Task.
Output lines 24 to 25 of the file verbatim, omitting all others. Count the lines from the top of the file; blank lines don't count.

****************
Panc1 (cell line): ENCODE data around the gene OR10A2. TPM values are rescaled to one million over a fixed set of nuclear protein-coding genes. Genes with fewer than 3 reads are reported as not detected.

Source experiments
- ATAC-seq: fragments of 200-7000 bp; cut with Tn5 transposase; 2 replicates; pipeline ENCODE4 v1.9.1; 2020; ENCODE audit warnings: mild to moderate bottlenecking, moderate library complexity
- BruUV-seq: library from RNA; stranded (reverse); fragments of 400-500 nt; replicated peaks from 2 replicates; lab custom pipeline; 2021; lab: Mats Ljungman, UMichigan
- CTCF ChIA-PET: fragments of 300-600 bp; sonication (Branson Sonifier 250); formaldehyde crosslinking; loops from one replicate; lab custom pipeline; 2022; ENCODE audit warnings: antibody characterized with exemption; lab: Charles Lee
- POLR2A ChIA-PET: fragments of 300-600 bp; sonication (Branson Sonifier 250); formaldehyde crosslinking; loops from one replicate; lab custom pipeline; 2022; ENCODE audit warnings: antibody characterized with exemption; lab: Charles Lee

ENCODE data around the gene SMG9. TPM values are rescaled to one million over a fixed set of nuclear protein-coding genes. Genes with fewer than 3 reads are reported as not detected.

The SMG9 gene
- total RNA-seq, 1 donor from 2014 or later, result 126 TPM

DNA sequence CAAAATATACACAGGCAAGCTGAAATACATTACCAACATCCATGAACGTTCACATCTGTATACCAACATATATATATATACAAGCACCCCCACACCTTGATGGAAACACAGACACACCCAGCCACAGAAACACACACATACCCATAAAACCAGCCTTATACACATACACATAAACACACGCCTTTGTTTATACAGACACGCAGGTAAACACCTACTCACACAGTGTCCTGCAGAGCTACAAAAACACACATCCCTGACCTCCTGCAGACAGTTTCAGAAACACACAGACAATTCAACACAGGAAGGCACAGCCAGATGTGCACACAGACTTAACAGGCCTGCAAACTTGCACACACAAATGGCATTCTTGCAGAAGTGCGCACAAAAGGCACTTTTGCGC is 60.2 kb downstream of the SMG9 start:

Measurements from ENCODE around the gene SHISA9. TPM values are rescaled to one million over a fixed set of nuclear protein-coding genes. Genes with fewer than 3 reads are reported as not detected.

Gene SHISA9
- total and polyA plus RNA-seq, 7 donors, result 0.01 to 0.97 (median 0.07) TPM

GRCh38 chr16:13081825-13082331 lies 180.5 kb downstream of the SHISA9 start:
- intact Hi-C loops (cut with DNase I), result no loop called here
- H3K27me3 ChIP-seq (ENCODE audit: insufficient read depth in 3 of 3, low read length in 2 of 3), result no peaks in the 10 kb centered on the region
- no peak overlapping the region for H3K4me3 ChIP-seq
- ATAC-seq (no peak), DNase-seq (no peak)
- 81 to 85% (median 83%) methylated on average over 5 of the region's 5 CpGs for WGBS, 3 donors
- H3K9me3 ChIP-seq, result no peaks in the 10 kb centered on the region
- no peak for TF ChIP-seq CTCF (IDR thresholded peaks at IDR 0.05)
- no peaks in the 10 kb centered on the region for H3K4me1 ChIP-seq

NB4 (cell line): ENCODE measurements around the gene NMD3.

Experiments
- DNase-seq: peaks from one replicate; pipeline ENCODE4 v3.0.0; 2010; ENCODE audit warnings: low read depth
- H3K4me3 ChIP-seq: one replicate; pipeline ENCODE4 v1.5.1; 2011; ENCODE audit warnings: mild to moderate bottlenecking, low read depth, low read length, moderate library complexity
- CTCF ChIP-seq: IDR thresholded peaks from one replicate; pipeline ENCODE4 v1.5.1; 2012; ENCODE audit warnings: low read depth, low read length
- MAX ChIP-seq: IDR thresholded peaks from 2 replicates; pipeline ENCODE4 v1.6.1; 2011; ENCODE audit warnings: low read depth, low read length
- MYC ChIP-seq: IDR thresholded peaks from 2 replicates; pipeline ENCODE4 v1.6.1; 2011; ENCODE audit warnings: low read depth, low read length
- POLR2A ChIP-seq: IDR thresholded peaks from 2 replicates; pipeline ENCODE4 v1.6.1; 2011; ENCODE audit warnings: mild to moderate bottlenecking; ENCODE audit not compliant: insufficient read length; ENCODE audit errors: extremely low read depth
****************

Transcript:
Experiments
- DNase-seq: peaks from one replicate; pipeline ENCODE4 v3.0.0; 2010; ENCODE audit warnings: low read depth